There is many different definitions for the meaning of sociology but when it comes down to it sociology’s main interest is in the relationship between the individual and society. Anthony Giddens(1986:p9) defines sociology as ‘ a social science, having as its main focus the study of the social institutions brought into being by the industrial transformations of the past two or three centuries.’ Whereas Sociologist; Bauman (1990:p8) claims that ‘Sociology is…first and foremost a way of thinking about the human world.’ As you can see there is many different sociologists with different opinions/theories of what sociology actual is and throughout this essay I shall discuss and explain a few different theories such as Marxism. The 3 main sociological concerns that all sociologist study is social order, social change and social divisions and inequality. These 3 main concerns cover an endless number of specific topics that many different sociologist have theories on. In order to get into the ‘sociological way of thinking’ many sociologist talk about a concept called ‘defamiliarisation’. This is used to describe the act of escaping from the constraints of everyday practices and everyday thinking. Berger (1963:p3) argues that ‘the first wisdom of sociology is this: things are not what they seem.’ Therefore what Berger is saying is that sociology rests on the assumption that social reality has different levels of meanings. Another concept when it comes to learning to think sociologically is ‘The sociological imagination’, sociologist C. Wright Mills came up with this concept. The sociological imagination is a way of looking at the world in a certain way that can see connections between the seemingly private problems of the individual and important social issues. Mills argues for a humanist sociology is connecting the social, personal, and historical dimensions of our lives. ‘Perhaps the most fruitful distinction with which the sociological...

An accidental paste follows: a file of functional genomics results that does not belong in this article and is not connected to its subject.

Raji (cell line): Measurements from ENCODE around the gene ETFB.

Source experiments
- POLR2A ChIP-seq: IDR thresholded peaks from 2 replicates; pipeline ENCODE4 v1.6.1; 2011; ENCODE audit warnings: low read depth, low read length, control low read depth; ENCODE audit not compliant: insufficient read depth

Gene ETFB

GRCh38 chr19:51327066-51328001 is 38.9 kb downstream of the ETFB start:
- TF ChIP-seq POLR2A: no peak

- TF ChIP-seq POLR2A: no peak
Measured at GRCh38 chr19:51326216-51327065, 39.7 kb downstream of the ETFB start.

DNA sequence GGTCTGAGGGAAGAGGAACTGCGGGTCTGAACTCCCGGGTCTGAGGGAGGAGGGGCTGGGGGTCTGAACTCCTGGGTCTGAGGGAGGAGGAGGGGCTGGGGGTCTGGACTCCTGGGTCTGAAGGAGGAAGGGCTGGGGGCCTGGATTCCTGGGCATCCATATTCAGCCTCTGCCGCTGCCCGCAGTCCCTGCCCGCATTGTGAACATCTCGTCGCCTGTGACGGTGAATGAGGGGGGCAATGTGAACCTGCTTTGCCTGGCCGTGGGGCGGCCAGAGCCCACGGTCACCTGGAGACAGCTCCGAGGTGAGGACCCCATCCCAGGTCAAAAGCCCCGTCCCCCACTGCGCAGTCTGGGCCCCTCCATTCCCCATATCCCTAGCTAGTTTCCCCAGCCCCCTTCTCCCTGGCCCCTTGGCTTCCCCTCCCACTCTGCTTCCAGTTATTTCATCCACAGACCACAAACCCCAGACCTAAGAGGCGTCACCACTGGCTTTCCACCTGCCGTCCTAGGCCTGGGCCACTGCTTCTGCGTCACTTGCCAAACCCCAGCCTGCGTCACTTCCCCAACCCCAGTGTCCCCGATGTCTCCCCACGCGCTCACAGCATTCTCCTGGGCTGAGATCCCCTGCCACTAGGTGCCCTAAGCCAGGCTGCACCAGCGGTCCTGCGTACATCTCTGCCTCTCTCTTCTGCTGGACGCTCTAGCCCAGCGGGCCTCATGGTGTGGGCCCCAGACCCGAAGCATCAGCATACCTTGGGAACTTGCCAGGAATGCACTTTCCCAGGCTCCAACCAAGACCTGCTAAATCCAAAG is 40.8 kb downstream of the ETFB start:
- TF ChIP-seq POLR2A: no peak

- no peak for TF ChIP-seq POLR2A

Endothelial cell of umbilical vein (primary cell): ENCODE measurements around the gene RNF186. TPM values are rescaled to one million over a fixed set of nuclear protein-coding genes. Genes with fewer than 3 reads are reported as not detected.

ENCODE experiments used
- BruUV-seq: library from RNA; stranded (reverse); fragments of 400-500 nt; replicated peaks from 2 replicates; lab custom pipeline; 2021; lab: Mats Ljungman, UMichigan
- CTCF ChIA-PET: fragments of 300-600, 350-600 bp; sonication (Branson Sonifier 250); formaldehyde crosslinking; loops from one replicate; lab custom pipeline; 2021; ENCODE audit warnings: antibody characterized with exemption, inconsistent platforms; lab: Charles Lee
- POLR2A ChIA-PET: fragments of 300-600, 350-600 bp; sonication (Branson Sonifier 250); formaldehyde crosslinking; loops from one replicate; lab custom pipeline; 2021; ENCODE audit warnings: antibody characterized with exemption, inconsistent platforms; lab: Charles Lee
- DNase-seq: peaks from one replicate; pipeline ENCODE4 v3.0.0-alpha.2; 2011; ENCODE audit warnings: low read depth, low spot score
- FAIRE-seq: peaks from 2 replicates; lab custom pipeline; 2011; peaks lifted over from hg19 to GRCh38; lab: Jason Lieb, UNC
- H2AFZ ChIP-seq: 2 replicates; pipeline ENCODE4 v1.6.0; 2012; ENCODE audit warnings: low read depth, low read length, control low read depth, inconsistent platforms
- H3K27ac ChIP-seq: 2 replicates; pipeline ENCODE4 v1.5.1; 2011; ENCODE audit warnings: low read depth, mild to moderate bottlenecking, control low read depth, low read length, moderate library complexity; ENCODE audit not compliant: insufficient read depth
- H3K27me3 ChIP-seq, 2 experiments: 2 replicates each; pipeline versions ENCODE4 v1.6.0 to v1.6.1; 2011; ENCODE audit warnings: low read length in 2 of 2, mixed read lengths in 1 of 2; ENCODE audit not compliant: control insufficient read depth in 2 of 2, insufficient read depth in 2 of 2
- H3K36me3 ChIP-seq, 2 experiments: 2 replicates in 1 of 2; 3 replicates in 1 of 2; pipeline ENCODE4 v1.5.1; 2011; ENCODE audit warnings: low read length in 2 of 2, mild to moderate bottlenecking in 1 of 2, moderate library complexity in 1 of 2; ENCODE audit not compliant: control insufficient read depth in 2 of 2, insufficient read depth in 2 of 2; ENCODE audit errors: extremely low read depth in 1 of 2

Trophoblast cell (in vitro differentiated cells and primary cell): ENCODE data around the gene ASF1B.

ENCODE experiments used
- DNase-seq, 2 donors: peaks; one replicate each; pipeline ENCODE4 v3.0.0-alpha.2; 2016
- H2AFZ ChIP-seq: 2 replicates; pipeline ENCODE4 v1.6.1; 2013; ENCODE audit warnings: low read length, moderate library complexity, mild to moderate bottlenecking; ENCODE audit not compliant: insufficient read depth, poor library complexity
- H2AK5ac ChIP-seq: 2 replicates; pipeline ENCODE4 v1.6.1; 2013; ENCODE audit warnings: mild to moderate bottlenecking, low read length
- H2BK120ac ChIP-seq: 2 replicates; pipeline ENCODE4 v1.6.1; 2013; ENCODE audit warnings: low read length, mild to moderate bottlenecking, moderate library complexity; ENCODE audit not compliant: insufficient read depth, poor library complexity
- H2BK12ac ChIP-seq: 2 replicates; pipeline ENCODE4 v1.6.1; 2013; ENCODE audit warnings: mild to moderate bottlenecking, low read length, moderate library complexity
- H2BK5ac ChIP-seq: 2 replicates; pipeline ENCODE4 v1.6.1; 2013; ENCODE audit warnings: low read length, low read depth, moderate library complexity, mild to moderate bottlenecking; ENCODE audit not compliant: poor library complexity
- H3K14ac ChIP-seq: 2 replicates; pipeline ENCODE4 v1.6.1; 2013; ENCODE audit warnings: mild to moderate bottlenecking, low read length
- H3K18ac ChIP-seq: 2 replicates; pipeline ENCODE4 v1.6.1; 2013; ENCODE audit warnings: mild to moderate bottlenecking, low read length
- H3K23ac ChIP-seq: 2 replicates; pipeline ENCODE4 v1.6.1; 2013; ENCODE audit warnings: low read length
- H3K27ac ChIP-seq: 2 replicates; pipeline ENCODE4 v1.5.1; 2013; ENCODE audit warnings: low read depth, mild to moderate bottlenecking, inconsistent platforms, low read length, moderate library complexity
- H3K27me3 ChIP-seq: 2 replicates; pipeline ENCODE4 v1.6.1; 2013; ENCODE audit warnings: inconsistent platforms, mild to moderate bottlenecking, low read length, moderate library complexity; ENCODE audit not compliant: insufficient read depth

Bibliography: • Giddens, A. SOCIOLOGY: A BRIEF BUT CRITICAL INTRODUCTION. (2nd Edition) London: Macmillan 1986
• Bauman, Z. Thinking sociologically. (2nd edition) Oxford: Blackwell publishers 2011
• Berger, P. Invitation to sociology: a humanistic perspective. Harmondsworth: Penguin 1966
• Hobsbawm, E. The age of Revolution: Europe: 1789-1848. Cleveland, Ohio: World publishing company 1962.
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